• Student.
  • Other Individuals at the discretion of the parent or agency.
  • Interpreter, when the parent or legal guardian is deaf or not proficient in the English language.
  • Career Education Teacher / Coordinator If the student does not attend the meeting, steps should be taken to ensure that his/her preferences and interests are considered.

If an invited agency representative is unable to attend the meeting, other steps shall be taken to obtain participation. The IEP /Transition Planning meeting participants will provide input for expected outcomes. The following questions may be discussed.

  • What are the interest, preferences, and goals of the student after graduating or exiting school?
  • What support would be required to reach post-secondary goals?
  • Will the student be referred to an adult agency?
  • What type of adult agency service(s) is needed after graduation, if any? Who will be responsible for the referral(s) (i. e. special education teacher, the school-based staff, parent, student, others?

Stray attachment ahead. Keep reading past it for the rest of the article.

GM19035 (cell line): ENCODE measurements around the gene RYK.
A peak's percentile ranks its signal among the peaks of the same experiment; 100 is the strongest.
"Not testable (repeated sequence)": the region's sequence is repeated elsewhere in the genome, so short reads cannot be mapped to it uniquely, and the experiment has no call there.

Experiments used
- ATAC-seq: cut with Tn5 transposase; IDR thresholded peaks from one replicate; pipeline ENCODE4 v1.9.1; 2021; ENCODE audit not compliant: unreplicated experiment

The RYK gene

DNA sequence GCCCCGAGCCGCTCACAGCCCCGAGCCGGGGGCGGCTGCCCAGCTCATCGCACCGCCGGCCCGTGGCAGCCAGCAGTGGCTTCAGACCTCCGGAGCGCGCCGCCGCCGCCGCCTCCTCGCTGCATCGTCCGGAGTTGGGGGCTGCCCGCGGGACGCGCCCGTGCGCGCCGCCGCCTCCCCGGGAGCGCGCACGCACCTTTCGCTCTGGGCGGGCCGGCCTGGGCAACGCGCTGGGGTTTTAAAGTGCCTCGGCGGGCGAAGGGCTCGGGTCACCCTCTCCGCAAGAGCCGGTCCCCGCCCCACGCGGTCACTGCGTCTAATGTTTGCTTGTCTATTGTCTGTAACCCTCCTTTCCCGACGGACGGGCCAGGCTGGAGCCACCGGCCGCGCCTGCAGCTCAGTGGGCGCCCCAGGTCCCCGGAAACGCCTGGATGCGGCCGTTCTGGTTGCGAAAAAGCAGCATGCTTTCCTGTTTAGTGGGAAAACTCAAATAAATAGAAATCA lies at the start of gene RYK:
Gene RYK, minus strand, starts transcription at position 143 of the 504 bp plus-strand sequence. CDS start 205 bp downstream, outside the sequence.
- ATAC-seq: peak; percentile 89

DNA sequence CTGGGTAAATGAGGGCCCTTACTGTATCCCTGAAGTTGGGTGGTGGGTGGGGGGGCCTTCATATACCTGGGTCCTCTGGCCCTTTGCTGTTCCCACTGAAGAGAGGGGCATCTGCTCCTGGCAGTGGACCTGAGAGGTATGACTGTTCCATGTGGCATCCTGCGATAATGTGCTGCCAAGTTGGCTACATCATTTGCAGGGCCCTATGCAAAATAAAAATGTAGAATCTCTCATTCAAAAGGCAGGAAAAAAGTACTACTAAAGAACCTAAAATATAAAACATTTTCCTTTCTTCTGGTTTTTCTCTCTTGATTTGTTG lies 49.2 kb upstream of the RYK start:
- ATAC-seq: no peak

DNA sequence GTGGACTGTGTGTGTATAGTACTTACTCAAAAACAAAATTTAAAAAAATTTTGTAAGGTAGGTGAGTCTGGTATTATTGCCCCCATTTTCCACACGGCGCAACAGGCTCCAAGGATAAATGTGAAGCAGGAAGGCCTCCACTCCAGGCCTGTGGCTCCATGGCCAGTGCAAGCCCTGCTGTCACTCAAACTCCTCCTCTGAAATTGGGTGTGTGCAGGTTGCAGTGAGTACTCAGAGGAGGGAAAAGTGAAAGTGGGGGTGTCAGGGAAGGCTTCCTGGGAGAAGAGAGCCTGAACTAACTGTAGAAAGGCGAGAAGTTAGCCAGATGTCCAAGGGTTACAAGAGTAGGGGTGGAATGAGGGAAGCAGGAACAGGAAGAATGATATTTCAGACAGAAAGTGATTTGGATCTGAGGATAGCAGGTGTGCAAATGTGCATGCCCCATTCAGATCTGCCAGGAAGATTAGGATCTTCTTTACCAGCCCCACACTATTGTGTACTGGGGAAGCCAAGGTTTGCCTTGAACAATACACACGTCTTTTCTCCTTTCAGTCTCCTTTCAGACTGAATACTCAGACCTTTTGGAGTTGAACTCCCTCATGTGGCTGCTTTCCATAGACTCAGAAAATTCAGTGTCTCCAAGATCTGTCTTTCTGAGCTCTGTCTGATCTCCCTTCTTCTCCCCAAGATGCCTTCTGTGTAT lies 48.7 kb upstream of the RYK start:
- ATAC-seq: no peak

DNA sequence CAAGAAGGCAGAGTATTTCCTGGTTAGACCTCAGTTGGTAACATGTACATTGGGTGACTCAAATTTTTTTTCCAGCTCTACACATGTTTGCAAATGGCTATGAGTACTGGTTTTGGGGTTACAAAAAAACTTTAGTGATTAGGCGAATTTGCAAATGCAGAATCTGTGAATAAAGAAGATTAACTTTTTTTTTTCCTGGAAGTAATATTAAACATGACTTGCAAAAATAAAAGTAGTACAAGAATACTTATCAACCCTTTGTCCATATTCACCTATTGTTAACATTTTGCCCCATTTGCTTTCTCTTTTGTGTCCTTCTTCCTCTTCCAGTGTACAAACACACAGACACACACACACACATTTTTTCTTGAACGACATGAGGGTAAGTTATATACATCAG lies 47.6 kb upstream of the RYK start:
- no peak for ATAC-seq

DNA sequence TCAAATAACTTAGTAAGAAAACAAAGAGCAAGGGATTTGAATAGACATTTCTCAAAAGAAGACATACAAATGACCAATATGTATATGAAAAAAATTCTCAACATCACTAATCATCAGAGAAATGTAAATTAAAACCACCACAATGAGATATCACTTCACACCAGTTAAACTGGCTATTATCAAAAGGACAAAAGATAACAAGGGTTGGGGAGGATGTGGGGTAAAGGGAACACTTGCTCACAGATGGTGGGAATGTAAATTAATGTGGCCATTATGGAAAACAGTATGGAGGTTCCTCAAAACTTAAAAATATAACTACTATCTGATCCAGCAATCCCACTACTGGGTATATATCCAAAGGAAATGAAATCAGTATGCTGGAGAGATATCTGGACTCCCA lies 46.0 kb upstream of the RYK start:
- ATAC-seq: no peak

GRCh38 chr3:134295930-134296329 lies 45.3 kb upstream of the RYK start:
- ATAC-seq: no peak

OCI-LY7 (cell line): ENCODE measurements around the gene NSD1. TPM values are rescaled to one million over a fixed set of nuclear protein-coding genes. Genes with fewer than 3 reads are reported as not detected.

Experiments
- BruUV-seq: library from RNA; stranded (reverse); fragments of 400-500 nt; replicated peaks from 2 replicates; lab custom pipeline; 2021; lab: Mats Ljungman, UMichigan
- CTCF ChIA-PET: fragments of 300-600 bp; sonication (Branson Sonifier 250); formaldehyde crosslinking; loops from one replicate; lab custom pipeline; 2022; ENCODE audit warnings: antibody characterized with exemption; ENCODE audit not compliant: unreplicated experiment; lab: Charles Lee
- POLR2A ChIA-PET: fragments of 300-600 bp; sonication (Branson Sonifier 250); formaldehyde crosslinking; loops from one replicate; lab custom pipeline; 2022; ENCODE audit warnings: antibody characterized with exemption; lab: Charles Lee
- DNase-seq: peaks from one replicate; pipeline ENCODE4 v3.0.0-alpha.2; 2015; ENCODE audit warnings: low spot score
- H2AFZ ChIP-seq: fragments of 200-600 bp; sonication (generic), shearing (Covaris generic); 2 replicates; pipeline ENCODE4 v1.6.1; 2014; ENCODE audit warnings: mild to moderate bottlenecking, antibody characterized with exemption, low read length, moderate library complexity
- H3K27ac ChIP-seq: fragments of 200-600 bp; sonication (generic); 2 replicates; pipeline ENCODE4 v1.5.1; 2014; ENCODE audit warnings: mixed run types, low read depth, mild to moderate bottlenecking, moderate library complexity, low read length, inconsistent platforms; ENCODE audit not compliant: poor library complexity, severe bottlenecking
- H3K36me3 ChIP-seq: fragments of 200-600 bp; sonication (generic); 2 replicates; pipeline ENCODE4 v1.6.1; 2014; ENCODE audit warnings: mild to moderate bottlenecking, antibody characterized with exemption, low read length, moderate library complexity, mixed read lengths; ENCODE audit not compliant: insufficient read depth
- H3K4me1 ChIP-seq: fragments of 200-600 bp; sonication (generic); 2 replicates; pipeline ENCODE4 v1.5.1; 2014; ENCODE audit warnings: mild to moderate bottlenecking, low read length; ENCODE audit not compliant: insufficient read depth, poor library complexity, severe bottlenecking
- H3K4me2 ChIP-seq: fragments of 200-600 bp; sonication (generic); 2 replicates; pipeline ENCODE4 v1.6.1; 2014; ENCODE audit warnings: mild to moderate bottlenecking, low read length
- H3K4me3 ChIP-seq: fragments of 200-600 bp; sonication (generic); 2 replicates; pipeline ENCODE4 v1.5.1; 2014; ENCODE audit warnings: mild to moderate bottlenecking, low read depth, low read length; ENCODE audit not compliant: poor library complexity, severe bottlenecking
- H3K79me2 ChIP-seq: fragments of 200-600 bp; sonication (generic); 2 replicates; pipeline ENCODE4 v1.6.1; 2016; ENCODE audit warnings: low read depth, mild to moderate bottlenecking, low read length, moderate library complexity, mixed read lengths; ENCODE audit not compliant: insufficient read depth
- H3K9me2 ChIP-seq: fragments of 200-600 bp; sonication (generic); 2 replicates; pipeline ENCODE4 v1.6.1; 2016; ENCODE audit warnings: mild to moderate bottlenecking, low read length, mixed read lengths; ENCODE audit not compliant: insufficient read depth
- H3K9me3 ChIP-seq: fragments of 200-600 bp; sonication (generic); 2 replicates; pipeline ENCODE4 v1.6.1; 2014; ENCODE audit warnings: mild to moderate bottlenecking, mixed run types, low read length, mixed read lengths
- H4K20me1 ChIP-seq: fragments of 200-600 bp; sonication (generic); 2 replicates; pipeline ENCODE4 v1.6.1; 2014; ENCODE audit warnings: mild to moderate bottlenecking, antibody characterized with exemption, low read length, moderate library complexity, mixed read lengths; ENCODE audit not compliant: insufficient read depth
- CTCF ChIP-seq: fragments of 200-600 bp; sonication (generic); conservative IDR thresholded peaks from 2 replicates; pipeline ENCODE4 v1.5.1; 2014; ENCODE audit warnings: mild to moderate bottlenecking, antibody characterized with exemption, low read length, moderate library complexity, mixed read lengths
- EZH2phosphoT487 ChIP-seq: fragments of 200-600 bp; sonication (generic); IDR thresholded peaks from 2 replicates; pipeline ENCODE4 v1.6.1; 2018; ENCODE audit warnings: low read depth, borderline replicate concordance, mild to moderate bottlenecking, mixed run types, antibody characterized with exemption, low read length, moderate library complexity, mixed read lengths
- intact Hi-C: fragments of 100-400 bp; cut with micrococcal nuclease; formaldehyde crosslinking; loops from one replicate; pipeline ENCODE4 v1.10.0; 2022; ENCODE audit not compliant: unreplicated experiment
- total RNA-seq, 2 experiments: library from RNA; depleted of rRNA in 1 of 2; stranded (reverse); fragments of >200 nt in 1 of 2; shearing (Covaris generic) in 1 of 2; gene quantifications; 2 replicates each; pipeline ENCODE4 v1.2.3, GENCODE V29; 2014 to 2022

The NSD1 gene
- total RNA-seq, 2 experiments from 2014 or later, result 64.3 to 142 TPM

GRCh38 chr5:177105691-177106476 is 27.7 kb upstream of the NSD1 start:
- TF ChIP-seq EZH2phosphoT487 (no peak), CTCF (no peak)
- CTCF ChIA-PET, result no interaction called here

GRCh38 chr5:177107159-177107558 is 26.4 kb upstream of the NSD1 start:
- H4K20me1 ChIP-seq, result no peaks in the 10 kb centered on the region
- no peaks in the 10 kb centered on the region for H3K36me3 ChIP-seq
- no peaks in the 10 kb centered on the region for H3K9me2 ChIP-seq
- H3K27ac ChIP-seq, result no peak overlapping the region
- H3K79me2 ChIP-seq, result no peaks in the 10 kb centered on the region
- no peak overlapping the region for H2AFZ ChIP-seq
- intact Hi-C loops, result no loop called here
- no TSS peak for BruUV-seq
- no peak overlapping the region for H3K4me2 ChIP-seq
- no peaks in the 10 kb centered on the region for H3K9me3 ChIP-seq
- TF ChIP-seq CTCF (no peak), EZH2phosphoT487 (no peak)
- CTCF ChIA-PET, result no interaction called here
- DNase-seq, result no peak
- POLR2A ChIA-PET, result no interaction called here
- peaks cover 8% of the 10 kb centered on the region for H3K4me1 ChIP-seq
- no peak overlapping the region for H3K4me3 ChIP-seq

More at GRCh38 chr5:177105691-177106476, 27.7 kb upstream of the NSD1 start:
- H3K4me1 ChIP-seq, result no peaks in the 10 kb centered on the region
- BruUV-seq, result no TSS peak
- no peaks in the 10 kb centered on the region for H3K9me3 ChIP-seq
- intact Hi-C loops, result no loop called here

• Who will follow up to ensure that the linkage between the school and adult agency(ies) was established?

The IEP Team will develop transition goals and objectives that focus on the desired adult outcomes (long-range transition goals). Students' preferences, strengths and limitations, career / vocational skills development, needed support services, job availability, medical and transportation requirements are also considered.